Sunday, July 15, 2018

An Interview With Rev Cruz 2018 Wordless Book Prize Winner

Here is an interview with Rev Cruz, 2018 Wordless Book Prize Winner. He does not consider himself an artist having no degree in Fine Arts. But his attitude and disposition about art tells us otherwise.

How did you learn about the Wordless Picture Book Prize?

Winning the PBBY Alcala Prize is one of the most important distinctions that a children’s book illustrator can aspire to. It’s been an annual tradition for me that as soon as the winner for the  PBBY Salanga Prize is announced, I download and read the winning manuscript and hope that I have enough inspiration and most importantly, time and effort to participate in the illustration contest. I was lucky enough to have two entries chosen as Honorable Mention. When the Wordless Picture Book Prize was announced, I recognized it as an
opportunity to share my own stories and not just interpret someone’s. Being a member of Ang Ilustrador ng Kabataan, I saw how we were encouraged to join the contest.  

Tell us something about Pibò?

It is a story about Pibò (being a wordless picture book, I would like to let the readers and the storytellers decide what Pibò is) and his adventures. He meets unique characters whom he befriends and travels through exotic environments until he finds what he was searching for. It is a story about friendship, belonging and sacrifice.

Pibò has been brewing in my head for years now ever since I started painting with coffee (being a coffee enthusiast). I created a character based on coffee beans, calling them coffee monsters, and I painted and even made sculptures of them. I intended Pibò as a unique coffee bean, a “peaberry” searching high and low to be reunited with his batch of coffee beans, his family.

What is your creative process for Pibo?

Since Pibò has been “brewing” in my head for years, creating several paintings with the character interacting with other characters and environments. There was no narrative at first. These paintings served as key scenes in a sort of journey. So creating a narrative was a matter of “connecting” these key scenes by filling it in with additional pictures that adds meaning to the key scenes and pushes the narrative forward.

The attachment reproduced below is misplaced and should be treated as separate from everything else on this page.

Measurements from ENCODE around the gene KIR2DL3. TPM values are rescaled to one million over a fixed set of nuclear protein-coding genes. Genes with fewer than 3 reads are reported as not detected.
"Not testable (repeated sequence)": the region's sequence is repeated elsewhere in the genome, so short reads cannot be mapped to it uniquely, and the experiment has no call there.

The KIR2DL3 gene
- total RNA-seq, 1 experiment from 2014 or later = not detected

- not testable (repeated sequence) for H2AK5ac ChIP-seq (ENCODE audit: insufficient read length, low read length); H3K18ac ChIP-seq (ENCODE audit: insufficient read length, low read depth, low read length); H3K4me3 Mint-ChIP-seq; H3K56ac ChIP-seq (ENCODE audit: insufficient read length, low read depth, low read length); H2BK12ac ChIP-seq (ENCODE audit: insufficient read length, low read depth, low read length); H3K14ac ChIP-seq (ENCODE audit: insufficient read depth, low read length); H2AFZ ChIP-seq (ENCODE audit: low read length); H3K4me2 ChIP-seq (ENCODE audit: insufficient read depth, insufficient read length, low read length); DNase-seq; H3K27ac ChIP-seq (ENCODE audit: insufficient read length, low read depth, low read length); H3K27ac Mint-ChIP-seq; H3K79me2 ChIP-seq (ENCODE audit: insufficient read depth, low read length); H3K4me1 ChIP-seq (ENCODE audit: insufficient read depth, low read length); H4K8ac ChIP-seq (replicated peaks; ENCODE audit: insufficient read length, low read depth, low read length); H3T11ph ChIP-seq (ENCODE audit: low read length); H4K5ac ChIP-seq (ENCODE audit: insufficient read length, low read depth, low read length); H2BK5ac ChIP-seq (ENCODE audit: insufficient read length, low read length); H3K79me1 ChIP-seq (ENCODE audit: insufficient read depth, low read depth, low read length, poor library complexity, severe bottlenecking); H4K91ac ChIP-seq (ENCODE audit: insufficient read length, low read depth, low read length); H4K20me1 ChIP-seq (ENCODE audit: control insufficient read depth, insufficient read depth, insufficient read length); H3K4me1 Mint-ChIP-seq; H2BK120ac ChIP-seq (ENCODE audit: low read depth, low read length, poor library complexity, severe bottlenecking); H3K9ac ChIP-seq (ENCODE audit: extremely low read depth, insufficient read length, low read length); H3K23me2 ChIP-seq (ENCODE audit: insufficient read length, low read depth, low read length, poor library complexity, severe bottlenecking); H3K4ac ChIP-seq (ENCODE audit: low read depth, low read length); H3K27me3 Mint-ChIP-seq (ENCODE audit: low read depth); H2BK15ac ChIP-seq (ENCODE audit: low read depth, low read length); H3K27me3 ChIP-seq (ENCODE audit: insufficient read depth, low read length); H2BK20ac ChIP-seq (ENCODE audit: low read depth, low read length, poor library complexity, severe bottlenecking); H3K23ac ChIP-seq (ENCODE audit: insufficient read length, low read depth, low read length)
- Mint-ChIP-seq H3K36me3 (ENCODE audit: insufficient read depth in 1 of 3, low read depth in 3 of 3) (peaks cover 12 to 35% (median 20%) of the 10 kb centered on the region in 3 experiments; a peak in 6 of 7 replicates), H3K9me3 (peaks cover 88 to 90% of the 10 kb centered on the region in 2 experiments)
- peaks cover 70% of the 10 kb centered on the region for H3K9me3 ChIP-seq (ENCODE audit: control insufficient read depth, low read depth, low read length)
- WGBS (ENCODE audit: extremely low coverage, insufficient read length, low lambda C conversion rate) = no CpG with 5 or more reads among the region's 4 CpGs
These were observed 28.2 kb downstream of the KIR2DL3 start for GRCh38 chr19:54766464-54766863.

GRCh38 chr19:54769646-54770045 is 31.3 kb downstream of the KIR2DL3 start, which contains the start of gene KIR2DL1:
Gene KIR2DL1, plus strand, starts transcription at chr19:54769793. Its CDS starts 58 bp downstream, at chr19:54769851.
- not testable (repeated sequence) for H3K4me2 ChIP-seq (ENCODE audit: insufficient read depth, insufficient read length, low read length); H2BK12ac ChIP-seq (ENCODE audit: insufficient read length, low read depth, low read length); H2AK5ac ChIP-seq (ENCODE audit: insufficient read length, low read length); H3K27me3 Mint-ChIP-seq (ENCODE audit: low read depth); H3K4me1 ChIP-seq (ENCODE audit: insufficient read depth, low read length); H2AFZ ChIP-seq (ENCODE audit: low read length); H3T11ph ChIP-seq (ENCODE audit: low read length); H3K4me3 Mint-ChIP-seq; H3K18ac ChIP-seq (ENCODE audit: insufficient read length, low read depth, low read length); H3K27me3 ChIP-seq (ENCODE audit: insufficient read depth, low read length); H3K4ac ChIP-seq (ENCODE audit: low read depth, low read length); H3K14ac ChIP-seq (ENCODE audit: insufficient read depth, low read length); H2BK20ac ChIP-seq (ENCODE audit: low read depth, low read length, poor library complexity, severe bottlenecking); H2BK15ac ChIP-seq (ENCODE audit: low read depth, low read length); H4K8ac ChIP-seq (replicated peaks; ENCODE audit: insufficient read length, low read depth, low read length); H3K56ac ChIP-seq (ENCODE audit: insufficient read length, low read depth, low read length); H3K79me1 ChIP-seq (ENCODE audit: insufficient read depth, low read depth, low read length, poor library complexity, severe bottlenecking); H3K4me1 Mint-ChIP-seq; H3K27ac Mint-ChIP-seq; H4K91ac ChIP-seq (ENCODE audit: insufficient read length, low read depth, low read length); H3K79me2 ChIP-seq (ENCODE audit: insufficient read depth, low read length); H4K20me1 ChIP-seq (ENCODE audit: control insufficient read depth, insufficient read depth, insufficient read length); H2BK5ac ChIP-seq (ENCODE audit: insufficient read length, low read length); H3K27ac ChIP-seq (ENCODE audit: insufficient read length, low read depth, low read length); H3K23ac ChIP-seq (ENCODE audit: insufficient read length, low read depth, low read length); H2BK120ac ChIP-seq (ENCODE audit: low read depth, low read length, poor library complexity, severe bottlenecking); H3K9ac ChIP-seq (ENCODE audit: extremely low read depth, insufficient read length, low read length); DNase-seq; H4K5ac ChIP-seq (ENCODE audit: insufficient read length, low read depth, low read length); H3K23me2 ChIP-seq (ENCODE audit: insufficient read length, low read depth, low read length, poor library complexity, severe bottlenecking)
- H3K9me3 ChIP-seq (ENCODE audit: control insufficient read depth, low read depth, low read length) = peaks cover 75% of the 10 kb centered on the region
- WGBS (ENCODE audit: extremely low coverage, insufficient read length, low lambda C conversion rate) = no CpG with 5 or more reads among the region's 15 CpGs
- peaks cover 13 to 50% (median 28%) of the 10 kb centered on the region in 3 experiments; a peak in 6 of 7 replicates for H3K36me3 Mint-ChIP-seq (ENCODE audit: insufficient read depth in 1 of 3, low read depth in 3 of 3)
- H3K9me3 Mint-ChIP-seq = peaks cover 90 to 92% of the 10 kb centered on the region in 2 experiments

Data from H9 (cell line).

One of my favorite key scene was when the characters meet the narwhal. At first it seems like a random thing when the narwhal shows Pibò a toothbrush and he’s confused with what to do with it. People who are knowledgeable about the nature of narwhals should be able to realize that the “horns” of narwhals are not really horns but are actually tusks or essentially and oversized tooth! The toothbrush actually makes sense as Pibò cleans it!

Who are your role models in your discipline or community? Why?

I realized that creating a wordless picture book demands a unique sets of skills that is different from just illustrating a picture book. For this, I looked into the works of Bill Thomson (“Chalk”), David Wiesner (“Flotsam”), Marla Frazee (“The Farmer and the Clown”) and Aaron Becker (“Journey”) as inspiration.

For children’s book illustration, I’ve always been a Maurice Sendak fan. I’ve always considered being a member of AngInK as a privilege being able to mingle with Beth Parrocha-Doctolero, Jomike Tejido, Liza Flores, Robert Alejandro, Totet de Jesus, etc. people I look up to and aspire to.

For children’s book literature, I love reading Rene Villanueva, Luis P. Gatmaitan, Eugene Evasco and Genaro Gojo Cruz, etc…

Who are you, as an artist?

This is so hard to answer I did not graduate with a degree in Fine Arts or any related course. So I’ve always felt inadequate as an artist, even hesitating to recognize myself as an artist. (In fact, I am a physical therapist by profession) But it has always been my passion to make art. I love making people happy and inspired when they see my art. As much as I can, I just create art in whatever form it is. Gawa lang ng gawa ng feeling ko na maganda. 

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